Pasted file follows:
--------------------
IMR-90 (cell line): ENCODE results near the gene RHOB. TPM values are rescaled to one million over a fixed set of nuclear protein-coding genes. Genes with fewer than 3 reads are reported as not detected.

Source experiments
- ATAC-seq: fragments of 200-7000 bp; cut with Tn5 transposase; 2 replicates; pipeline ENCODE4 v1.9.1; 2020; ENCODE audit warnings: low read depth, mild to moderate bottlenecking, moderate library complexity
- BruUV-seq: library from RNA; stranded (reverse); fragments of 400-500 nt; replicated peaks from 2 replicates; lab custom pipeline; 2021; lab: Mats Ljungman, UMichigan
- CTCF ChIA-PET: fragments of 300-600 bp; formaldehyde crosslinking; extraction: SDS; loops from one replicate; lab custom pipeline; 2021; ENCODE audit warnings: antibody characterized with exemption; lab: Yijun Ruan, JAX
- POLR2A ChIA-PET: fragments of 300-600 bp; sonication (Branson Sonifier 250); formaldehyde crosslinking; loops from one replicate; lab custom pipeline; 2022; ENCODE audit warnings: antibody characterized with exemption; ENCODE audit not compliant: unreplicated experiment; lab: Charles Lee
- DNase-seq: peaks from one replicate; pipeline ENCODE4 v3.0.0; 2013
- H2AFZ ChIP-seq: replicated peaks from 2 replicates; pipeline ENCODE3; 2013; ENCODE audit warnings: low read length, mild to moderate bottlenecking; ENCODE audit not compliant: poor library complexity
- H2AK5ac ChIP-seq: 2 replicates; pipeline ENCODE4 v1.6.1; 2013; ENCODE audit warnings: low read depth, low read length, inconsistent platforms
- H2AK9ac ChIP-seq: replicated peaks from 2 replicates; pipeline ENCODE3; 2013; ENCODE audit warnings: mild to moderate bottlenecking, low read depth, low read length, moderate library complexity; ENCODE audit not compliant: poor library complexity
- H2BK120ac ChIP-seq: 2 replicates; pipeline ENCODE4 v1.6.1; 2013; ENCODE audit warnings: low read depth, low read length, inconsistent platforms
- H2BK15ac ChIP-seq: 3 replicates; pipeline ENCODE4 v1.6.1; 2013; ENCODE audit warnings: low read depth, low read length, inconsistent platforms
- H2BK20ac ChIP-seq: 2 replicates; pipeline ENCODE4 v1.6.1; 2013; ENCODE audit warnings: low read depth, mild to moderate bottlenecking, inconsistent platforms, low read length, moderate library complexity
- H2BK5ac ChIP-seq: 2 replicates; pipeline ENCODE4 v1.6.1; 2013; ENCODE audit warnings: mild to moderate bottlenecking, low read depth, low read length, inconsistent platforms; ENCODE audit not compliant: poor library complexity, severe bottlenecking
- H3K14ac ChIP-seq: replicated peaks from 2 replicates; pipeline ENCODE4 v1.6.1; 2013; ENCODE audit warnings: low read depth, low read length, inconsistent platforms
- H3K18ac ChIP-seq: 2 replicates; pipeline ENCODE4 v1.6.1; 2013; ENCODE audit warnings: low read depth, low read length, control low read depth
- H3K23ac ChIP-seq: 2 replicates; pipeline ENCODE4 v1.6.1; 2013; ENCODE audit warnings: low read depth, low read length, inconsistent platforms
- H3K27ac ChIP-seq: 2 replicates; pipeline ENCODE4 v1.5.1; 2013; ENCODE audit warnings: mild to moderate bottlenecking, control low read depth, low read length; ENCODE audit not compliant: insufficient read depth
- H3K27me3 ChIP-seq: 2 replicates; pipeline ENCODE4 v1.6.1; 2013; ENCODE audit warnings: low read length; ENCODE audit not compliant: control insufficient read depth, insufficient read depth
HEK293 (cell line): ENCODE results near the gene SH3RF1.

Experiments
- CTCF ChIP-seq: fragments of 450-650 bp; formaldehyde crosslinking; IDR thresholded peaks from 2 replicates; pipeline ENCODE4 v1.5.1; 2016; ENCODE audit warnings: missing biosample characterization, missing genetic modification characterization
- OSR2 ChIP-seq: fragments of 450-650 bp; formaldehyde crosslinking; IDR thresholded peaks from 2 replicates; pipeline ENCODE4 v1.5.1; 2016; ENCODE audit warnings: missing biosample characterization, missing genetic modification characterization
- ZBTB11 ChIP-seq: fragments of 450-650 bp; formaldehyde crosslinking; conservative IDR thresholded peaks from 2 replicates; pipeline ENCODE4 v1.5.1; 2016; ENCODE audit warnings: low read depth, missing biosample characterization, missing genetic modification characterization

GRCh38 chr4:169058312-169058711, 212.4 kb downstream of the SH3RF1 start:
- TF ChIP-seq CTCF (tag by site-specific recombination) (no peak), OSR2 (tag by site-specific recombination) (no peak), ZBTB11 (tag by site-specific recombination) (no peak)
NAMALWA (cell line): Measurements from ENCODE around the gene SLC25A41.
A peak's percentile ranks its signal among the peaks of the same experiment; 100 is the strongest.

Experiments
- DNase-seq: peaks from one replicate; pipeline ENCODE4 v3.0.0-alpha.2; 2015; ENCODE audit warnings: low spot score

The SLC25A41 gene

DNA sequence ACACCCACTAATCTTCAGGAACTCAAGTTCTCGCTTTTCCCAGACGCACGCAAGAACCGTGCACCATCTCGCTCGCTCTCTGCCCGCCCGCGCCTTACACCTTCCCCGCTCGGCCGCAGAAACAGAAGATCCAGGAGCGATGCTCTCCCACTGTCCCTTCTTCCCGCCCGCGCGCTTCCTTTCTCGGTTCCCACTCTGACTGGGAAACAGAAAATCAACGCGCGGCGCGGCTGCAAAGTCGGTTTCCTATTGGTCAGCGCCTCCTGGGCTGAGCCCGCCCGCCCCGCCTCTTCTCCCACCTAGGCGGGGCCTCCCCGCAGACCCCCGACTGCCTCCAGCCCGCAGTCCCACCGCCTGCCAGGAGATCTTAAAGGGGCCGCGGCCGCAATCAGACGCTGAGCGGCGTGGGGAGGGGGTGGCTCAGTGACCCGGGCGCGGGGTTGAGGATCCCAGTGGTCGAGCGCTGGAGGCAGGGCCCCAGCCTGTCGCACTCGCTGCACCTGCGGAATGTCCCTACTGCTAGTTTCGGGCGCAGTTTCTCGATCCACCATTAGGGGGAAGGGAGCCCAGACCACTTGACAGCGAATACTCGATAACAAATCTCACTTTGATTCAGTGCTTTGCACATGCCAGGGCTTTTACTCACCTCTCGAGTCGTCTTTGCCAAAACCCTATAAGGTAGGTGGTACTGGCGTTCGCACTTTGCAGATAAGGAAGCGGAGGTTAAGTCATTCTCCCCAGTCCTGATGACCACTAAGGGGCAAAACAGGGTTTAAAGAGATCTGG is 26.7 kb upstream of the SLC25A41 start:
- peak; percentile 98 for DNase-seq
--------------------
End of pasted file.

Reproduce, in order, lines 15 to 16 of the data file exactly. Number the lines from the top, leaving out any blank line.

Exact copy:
- H3K14ac ChIP-seq: replicated peaks from 2 replicates; pipeline ENCODE4 v1.6.1; 2013; ENCODE audit warnings: low read depth, low read length, inconsistent platforms
- H3K18ac ChIP-seq: 2 replicates; pipeline ENCODE4 v1.6.1; 2013; ENCODE audit warnings: low read depth, low read length, control low read depth